The former ro-ro that Jeff Bezos’ space business Blue Origin bought four years ago left the Port of Pensacola on 14th August, her last trip. She nevertheless departed the harbor on the end of a towline headed for the scrapyards in Brownsville, Texas, as opposed to the big idea of turning the former Stena vessel into an autonomous Landing Platform Vessel.

In August 2018, Bezos purchased the 10,000 dwt ro/ro cargo ship known as Stena Freighter. The Port of Pensacola states that they were contacted for up to a year about the ship docking at the port three years ago.

The plans called for the vessel to undergo repairs and maintenance in the port and the initial phase of the change process. Blue Origin had planned to relocate the vessel to a new area to finish the task.

Many observers have noted that apart from a prominent celebration of the christening, very little construction was carried out on the ship. The vessel’s name was changed during her stay in port as”the Jacklynin in December of 2020 to honor Bezos’s mother. Externally, the stern ramp has been removed, and several other changes were made according to the port, which claims teams of up to 100 were employed on the vessel. In the Port of Pensacola says extensive advancements were made in the transformation.

Blue Origin planned to convert the vessel with an addition to the ship of a massive platform that would allow it to land the orbital launcher New Glenn on its return to earth following its launch. The ship was supposed to have been fully autonomous and be able to perform operations in water as deep as 20 feet to support the return and recovery missions of the first-stage rockets. The platform was not added, and, in the spring of this season, Blue Origin confirmed that plans for the vessel were put on hold without giving a reason.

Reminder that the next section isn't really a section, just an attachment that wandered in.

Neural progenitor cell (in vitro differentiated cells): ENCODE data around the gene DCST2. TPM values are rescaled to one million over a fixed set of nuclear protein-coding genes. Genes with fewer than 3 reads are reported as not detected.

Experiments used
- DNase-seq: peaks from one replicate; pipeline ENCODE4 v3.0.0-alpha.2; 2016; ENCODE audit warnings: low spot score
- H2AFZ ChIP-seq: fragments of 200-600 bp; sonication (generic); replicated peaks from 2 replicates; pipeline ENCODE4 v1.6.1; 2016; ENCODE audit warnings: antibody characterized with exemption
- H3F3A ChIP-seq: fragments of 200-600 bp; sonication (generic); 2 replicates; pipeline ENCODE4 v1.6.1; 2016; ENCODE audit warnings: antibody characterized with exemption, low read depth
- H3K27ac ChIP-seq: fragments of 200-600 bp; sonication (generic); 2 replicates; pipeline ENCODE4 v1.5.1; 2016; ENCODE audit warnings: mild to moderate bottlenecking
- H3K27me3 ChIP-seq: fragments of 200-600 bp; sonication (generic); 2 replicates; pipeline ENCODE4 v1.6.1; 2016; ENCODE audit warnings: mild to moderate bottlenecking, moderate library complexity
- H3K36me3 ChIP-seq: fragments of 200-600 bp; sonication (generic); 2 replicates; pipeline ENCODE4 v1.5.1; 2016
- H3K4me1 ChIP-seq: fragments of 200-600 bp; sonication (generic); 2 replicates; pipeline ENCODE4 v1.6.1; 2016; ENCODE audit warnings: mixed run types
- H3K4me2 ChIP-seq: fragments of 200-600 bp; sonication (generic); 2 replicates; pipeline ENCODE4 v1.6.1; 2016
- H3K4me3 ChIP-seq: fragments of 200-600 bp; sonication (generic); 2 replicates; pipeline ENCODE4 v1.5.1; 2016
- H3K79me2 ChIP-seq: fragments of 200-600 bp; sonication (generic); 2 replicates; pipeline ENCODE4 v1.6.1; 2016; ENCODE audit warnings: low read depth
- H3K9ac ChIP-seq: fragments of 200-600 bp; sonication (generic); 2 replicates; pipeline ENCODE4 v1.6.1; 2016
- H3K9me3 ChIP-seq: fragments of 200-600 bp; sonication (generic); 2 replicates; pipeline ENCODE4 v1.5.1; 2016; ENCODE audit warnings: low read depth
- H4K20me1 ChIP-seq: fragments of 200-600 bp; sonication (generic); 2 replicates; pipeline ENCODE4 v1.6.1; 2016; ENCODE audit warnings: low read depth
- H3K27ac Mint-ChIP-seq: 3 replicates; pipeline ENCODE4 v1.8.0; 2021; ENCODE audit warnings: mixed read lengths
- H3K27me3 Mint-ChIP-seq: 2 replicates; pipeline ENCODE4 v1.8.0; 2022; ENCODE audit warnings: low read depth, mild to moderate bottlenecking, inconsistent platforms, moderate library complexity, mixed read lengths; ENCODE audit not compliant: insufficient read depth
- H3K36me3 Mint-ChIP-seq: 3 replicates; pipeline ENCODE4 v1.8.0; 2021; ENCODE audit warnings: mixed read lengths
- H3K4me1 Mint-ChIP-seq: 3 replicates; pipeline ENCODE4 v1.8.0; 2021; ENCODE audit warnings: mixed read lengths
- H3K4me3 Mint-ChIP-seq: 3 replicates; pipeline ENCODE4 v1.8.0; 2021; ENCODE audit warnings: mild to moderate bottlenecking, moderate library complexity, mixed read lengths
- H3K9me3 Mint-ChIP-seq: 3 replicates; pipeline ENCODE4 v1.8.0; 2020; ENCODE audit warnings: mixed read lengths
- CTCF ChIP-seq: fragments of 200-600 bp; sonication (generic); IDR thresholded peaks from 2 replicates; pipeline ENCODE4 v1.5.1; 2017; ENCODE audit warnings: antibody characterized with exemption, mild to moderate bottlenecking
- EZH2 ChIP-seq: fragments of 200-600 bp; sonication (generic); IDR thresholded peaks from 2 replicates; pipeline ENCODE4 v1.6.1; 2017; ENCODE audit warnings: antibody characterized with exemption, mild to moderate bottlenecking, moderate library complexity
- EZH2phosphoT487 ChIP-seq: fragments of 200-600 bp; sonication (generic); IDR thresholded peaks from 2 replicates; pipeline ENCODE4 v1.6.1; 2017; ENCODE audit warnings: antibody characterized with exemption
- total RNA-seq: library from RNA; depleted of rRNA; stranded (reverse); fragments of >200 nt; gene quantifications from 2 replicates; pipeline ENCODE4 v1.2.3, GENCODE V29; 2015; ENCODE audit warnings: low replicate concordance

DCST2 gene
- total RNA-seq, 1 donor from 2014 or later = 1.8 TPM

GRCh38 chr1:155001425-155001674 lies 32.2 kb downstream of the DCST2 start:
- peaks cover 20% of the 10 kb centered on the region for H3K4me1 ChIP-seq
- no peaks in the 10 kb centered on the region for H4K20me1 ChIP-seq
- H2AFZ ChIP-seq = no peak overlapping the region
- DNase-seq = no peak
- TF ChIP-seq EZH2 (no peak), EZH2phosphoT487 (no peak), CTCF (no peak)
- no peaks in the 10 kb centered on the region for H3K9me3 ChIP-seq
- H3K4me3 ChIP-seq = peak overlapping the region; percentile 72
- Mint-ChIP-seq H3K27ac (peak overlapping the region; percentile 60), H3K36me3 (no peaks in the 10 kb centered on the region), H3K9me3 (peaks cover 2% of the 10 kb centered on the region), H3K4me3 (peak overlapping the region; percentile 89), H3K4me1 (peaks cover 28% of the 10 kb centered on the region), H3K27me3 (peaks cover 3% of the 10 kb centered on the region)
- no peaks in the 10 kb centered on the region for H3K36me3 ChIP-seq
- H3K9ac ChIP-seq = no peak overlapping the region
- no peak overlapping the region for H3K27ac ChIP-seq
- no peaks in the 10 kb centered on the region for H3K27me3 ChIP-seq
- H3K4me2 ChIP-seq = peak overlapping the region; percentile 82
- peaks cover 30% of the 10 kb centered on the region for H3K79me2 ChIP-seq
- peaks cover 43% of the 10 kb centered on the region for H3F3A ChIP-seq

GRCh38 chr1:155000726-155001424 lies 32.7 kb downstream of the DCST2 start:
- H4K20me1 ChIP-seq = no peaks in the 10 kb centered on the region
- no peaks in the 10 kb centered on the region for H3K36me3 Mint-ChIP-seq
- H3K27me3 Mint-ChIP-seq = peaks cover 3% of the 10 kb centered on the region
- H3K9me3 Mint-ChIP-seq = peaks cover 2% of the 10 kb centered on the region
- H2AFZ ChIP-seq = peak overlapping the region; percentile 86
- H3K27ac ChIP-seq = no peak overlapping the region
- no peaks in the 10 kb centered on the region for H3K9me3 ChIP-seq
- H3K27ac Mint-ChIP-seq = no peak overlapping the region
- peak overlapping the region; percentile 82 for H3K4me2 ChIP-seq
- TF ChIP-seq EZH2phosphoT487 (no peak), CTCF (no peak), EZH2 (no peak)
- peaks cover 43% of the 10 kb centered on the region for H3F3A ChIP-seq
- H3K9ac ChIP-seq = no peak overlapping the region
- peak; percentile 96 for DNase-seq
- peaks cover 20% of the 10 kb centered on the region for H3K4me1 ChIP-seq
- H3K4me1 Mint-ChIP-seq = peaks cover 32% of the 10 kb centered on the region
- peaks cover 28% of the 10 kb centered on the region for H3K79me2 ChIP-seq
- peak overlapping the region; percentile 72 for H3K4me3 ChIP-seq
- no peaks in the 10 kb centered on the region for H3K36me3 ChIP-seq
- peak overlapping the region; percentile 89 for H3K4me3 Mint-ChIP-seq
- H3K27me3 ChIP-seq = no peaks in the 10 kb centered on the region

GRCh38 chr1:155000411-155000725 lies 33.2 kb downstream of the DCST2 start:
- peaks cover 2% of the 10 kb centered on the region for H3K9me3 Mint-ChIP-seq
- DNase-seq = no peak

The vessel, at 600 feet, began construction in 1997; however, due to issues with the shipyard, it did not start service until 2004. Stena initially set up the vessel in the British Ministry of Defense, but that was not the case during construction delays. The Scandinavian ferry company ran it for 14 years, operating on various routes, mostly in the North Sea or Baltic, before the sale to Blue Origin.

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